Thomas was in a mother's day out program when he was three or four. They focused heavily on pre-reading and blends and by the time I started working with him on reading, we more or less coasted. Sarah Grace was impatient to get started learning and then deemed my pace to slow for her little self. So she leap-frogged ahead of my plan and basically taught herself to read. I quit 'teaching' her about a quarter of the way into The Ordinary Parent's Guide to Teaching Reading. I simply corrected her when I heard her mispronounce something she was reading, and it was forever locked into her brain.
So this year when I started officially teaching Elizabeth to read, I was in new territory. Although she knew all her letters and their sounds, stringing them together was quite a challenge for her. We plodded through the first semester arranging beginner words into sentences 'Jim pat the wet pet cat.' But it wasn't true reading. It was tripping and stuttering along and not realizing what the sentence had said when we reached the end.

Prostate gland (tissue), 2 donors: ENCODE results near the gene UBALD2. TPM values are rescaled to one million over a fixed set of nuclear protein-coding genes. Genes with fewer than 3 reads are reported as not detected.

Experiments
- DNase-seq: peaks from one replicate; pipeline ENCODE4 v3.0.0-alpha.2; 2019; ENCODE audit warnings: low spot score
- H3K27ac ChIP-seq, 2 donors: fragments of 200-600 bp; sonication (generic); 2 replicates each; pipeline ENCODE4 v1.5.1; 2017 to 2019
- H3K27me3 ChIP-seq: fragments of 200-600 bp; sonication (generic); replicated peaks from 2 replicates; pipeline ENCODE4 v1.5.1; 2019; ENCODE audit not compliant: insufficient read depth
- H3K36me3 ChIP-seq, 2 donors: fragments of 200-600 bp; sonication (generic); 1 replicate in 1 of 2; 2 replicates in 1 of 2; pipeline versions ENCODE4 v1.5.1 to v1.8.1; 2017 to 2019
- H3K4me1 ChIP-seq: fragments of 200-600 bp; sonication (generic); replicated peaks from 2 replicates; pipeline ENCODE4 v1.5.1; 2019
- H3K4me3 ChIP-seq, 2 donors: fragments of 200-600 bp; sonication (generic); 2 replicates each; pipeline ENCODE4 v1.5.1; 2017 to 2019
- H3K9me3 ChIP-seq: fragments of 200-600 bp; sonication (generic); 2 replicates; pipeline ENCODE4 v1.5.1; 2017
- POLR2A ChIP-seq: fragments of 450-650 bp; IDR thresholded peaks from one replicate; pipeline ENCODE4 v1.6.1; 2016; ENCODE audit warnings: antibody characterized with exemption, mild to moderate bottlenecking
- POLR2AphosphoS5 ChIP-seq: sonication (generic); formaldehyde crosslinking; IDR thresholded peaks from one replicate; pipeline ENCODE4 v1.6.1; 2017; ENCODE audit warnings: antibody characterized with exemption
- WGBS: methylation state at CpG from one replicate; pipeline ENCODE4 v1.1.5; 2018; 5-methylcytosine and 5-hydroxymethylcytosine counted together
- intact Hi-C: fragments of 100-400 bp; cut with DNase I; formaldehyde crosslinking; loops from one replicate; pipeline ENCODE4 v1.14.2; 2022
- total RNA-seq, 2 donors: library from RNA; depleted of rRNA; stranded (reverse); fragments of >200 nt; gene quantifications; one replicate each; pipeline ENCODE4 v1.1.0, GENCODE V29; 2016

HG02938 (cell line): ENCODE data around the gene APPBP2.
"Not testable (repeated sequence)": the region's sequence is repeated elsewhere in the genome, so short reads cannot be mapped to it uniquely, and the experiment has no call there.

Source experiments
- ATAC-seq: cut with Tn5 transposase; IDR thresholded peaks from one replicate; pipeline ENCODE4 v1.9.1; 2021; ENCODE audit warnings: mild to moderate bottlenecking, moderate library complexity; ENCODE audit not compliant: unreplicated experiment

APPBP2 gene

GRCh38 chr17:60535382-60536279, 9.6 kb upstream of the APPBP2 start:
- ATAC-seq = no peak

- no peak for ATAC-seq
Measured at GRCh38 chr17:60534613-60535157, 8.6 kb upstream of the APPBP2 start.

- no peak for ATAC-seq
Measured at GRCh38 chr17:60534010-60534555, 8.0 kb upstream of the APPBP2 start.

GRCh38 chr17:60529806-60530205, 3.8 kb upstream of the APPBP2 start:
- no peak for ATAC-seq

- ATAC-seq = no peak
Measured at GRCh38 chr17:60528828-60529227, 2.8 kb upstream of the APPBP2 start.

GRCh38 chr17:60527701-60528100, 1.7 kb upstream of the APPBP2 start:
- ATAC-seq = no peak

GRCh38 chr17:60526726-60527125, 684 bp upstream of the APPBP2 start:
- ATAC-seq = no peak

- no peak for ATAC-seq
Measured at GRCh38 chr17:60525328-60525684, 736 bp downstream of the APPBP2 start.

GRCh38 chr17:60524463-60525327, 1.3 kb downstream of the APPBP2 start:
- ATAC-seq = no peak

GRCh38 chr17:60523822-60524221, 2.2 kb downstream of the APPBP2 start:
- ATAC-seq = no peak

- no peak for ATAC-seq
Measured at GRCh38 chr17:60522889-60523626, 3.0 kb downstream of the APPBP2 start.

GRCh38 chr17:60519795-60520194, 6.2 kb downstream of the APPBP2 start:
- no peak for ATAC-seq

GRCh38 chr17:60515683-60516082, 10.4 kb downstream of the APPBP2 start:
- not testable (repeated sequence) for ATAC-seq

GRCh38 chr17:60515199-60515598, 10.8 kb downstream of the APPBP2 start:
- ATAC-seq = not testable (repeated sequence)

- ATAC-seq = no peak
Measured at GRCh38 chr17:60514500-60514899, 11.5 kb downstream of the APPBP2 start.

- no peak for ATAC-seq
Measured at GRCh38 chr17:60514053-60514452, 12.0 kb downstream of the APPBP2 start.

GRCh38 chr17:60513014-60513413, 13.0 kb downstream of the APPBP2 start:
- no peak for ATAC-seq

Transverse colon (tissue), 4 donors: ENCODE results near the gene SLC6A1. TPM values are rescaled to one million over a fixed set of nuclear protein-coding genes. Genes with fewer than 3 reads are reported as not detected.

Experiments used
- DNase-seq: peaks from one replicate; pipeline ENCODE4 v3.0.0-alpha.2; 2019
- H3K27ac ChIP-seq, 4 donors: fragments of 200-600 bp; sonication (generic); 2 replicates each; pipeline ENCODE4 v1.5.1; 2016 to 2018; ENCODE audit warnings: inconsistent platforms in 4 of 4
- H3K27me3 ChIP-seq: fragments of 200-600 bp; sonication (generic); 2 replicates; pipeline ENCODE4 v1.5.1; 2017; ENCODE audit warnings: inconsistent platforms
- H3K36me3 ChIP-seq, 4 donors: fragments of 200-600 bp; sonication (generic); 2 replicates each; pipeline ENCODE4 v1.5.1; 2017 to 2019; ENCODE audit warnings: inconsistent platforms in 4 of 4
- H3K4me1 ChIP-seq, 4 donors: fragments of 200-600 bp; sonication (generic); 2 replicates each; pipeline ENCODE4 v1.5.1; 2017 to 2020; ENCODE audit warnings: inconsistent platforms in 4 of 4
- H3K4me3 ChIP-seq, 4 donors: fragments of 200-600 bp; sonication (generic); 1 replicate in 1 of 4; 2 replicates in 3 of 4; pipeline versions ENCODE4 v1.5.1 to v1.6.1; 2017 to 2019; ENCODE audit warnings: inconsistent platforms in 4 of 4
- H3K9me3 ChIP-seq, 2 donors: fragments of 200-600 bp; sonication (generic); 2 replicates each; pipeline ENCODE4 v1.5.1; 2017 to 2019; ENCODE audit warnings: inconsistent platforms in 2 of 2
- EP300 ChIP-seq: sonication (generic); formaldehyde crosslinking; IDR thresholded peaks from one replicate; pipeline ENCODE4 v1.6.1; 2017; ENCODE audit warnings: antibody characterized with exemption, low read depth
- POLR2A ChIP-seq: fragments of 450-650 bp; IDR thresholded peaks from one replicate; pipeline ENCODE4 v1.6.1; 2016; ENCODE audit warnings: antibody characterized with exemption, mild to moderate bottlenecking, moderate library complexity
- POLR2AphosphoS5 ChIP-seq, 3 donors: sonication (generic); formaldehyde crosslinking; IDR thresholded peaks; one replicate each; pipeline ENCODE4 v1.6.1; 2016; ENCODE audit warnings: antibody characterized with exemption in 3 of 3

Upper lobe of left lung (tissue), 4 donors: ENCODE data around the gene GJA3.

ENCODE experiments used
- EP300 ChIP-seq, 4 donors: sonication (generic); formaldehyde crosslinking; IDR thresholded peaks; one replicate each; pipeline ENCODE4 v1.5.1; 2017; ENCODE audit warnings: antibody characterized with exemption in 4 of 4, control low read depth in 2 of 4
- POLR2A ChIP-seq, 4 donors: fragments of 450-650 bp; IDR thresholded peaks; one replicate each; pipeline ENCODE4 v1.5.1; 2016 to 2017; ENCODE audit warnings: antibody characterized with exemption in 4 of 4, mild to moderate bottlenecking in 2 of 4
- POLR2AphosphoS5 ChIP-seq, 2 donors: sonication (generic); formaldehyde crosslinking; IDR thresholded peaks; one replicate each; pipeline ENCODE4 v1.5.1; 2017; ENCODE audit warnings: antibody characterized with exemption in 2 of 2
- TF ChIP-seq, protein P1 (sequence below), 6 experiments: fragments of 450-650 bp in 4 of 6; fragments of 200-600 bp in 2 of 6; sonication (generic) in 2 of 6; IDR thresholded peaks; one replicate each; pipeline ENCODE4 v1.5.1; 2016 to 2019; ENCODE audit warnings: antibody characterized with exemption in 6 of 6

I knew we just needed that final pin to fall into place and she would take off. That pin just wasn't in a hurry to fall. She was never discouraged and because of her cheerful and excited demeanor, it was sometimes tough to hear the stuttering about, but not at all stressful to work with her.
And then it happened. She picked up a book and, instead of making up stories she believed fit the pictures, she read the words on the page. We'd just finished our first several lessons of consonant blends and she put her new skills to good use and only asked about the words that had special vowel sounds.
I nearly cried as I stood there and watched her beam as she read the story to her little brother and her baby doll. Her gentle spirit and quiet perseverance had finally paid off and she had reached the long awaited moment when she could pick up a book and uncover the mysteries locked in the arrangement of the letters.
I don't know who's prouder, the student or her teacher.